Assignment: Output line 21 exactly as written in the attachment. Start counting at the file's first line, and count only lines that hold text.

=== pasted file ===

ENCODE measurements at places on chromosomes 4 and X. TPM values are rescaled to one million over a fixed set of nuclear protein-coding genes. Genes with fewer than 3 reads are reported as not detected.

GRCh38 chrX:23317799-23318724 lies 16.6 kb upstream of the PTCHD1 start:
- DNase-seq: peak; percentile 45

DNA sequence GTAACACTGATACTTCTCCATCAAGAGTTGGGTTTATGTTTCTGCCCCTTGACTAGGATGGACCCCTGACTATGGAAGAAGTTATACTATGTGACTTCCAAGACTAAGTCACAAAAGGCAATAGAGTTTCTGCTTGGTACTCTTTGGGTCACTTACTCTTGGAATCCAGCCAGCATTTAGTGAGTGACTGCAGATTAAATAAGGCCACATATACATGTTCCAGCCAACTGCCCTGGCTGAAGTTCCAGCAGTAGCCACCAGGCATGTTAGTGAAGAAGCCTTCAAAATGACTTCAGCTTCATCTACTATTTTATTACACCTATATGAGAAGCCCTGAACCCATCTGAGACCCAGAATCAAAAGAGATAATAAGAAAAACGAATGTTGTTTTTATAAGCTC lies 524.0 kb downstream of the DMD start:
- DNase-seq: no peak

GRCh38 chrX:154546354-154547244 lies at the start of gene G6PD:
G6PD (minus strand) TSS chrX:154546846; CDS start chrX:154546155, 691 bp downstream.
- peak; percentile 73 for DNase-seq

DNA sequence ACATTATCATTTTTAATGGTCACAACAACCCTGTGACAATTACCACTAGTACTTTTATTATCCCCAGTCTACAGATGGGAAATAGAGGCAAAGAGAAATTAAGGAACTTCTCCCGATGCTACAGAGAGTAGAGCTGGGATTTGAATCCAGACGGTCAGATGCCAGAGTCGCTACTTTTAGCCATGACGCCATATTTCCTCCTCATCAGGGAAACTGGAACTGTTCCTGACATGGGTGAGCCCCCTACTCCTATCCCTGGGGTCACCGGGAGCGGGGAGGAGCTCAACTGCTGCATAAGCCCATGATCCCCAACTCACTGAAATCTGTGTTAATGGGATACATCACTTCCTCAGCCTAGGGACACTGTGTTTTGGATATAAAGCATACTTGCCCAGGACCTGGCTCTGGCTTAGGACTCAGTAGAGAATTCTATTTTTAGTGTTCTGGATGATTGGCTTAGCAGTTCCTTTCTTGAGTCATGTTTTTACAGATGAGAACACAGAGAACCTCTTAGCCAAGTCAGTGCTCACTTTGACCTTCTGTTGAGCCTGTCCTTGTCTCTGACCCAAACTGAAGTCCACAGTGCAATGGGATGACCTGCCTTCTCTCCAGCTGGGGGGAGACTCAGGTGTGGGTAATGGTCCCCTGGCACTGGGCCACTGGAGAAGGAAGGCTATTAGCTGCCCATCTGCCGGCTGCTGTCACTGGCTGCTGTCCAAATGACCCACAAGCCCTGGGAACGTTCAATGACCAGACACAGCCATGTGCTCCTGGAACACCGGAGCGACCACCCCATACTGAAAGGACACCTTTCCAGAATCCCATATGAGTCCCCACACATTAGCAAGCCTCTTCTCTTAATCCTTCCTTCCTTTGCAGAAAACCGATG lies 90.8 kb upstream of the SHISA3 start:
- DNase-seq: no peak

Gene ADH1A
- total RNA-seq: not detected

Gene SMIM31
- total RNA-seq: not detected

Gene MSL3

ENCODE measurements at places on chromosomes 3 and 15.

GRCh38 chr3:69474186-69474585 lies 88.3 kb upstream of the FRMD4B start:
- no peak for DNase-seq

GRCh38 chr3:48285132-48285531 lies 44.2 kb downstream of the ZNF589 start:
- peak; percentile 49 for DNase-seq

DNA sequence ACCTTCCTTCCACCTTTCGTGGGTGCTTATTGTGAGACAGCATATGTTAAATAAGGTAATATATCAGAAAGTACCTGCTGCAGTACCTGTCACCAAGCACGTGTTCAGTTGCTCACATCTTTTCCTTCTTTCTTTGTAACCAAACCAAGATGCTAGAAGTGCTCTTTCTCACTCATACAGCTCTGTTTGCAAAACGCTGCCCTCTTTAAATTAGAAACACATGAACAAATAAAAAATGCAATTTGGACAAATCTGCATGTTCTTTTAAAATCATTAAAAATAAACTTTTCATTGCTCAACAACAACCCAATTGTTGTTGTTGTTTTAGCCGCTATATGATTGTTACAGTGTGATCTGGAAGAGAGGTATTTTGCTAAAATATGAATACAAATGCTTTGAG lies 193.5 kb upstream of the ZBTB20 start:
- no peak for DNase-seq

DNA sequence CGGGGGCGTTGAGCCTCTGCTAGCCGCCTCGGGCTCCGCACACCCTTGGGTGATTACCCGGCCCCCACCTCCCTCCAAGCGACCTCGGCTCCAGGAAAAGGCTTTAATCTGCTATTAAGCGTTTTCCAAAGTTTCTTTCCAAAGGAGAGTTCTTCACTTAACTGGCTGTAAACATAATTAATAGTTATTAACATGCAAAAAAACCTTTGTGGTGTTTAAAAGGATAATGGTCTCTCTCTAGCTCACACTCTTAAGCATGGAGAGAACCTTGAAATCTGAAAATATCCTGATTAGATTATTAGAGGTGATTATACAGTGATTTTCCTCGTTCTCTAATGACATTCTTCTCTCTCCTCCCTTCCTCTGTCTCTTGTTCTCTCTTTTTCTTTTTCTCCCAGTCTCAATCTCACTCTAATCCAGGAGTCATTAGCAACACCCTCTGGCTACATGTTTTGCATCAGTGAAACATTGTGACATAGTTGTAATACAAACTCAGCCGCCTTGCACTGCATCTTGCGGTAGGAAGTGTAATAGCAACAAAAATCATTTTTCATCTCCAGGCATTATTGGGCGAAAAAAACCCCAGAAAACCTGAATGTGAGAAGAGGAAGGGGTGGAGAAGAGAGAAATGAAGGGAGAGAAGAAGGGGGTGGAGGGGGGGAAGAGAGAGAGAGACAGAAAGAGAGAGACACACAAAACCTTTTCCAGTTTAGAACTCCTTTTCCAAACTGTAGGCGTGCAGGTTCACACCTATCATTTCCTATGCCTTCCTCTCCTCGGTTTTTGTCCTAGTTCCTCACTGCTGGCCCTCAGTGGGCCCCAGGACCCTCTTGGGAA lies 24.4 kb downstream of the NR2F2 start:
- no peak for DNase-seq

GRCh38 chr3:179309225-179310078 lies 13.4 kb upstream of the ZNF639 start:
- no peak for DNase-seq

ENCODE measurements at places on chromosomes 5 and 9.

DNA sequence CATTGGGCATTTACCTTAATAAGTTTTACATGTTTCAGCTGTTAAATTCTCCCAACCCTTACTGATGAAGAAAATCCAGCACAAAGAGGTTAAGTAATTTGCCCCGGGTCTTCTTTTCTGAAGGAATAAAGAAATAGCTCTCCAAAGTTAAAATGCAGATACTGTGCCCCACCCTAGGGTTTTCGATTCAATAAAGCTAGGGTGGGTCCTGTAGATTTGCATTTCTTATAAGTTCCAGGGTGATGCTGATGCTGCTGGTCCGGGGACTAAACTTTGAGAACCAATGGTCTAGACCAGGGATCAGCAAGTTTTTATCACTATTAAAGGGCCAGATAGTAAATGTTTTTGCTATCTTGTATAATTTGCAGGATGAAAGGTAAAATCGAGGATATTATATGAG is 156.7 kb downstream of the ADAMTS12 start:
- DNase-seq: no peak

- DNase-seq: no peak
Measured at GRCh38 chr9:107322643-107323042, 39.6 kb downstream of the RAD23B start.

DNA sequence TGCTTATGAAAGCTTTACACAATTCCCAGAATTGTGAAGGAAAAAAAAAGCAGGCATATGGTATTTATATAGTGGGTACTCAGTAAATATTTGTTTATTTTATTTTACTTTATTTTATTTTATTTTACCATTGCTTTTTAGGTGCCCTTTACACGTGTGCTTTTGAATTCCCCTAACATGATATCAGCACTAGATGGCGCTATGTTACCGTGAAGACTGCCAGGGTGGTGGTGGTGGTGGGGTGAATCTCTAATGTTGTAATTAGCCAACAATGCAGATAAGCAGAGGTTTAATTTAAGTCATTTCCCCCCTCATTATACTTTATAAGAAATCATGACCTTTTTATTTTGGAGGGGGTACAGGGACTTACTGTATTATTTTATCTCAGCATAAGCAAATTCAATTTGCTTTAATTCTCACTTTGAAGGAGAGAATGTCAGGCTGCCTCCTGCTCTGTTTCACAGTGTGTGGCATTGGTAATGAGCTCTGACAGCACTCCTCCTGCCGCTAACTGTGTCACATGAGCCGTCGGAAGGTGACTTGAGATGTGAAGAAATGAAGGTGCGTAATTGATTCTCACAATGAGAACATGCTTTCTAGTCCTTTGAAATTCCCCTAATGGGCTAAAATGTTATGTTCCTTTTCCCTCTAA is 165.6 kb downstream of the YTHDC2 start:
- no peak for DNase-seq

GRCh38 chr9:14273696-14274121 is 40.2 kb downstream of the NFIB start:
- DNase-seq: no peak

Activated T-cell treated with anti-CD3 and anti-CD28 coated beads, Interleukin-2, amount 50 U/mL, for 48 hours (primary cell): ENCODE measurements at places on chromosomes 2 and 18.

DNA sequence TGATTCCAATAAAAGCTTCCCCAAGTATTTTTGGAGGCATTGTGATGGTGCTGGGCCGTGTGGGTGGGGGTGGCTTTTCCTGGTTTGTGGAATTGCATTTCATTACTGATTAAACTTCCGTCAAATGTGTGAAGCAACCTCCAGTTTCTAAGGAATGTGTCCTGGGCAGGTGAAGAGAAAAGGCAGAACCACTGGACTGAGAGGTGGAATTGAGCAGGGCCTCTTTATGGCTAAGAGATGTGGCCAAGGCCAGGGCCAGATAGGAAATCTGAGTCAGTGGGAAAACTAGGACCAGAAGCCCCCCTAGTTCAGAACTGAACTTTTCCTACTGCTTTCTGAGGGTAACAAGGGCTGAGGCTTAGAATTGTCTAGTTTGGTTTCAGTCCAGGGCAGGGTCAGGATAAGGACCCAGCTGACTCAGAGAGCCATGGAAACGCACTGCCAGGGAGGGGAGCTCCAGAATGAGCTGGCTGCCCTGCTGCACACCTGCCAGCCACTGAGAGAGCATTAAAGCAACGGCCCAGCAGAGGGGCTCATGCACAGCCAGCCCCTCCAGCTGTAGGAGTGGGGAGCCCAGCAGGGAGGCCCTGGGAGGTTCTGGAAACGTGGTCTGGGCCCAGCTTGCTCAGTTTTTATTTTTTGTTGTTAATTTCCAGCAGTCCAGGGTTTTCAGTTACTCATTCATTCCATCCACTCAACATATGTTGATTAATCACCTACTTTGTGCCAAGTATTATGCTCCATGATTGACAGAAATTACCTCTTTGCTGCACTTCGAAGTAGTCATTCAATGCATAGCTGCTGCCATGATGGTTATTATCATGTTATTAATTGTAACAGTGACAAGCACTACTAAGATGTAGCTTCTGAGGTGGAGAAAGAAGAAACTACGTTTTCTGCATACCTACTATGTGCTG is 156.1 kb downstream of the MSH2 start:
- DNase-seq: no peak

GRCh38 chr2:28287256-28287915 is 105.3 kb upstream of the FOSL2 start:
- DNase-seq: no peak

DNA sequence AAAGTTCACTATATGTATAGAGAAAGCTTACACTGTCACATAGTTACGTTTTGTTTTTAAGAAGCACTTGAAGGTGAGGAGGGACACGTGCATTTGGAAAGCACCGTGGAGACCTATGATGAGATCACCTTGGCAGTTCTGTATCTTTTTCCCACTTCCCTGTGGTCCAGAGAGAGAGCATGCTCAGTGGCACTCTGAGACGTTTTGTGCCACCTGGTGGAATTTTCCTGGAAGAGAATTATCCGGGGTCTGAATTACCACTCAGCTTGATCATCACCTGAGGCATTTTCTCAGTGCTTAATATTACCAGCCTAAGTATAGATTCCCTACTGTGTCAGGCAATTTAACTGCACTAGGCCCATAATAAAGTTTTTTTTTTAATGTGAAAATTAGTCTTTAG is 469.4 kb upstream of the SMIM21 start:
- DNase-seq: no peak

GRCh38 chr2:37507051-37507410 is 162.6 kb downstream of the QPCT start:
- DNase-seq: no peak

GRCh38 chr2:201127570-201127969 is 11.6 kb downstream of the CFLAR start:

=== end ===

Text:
DNA sequence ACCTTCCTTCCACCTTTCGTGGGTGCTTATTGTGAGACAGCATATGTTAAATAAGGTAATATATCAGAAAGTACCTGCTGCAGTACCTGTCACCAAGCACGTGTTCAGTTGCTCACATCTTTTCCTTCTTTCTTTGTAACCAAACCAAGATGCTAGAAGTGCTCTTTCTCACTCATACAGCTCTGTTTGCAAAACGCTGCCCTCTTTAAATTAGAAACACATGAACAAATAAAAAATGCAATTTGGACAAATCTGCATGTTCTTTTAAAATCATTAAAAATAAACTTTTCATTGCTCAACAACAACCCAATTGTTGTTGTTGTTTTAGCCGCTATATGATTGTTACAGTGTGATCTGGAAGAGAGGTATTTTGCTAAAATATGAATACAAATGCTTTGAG lies 193.5 kb upstream of the ZBTB20 start: